OLÉ began organizing working New Mexicans in 2010, developing activists and leaders with the capacity to analyze the state’s systemic barriers to family economic security and developing campaigns to eliminate these barriers.  Much of our work has focused on workers’ rights, such as passing an Albuquerque minimum wage initiative in 2012 and strengthening immigration rights.  A central component of OLÉ’s work is organizing parents through its Working Parents Association (WPA) to increase access to high quality Early Childhood Education.

OLÉ has over 4,500 parent members throughout the state. A key element of the WPA’s strategy is the partnership it has developed with the American Federation of Teachers called PEOPLE for the Kids, which includes early educators who belong to AFT and an association of early learning center owners, the Quality Early Learning Association (QELA), which is also part of OLÉ.  Through this partnership, OLÉ and AFT members manage a united front of the primary stakeholders in early childhood education, coordinating organizing, leadership development, and reform campaigns.  The partnership ensures that stakeholders cannot be pitted against each other, so that parents who seek funding to expand access to Early Childhood Education are not undercutting efforts by early educators to improve working conditions, benefits, and pay for staff.  All parties want to transform the industry’s low-wage/low skill workforce into middle-class professionals with increased resources for wages, benefits, and professional development.  The partnership believes that in recognizing and privileging the voices of parents, in particular, it is empowering a vast constituency that has the potential, if organized effectively, to eliminate racist and sexist systems that have kept Early Childhood Education policy from advancing. All three memberships are working together to advance their shared goal of high quality, accessible early childhood education.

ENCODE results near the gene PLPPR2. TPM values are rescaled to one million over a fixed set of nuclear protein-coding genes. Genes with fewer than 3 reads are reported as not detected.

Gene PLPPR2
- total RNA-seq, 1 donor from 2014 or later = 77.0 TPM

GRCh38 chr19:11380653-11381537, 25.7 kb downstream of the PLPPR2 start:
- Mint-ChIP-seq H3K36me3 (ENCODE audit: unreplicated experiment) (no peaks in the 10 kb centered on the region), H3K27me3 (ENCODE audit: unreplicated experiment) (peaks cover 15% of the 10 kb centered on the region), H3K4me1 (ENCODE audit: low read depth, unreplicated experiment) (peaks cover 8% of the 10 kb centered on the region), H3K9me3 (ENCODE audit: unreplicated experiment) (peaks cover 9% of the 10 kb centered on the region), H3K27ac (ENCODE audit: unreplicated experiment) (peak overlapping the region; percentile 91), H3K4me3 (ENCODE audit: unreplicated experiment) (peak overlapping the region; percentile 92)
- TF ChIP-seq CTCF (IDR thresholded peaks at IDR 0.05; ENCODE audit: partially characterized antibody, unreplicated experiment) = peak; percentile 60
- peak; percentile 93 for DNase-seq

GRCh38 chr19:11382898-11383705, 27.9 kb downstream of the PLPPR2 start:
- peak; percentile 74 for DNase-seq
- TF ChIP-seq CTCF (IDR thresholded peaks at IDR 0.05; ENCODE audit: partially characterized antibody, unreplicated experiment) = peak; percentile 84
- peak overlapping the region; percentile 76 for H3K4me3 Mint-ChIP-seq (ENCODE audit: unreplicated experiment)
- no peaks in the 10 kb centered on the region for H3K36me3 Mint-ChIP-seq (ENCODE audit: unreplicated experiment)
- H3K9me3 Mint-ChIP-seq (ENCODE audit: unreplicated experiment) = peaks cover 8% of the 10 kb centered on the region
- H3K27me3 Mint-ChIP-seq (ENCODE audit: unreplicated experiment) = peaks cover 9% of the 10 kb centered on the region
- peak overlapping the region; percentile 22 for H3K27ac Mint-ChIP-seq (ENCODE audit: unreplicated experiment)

OLÉ Working Parents Association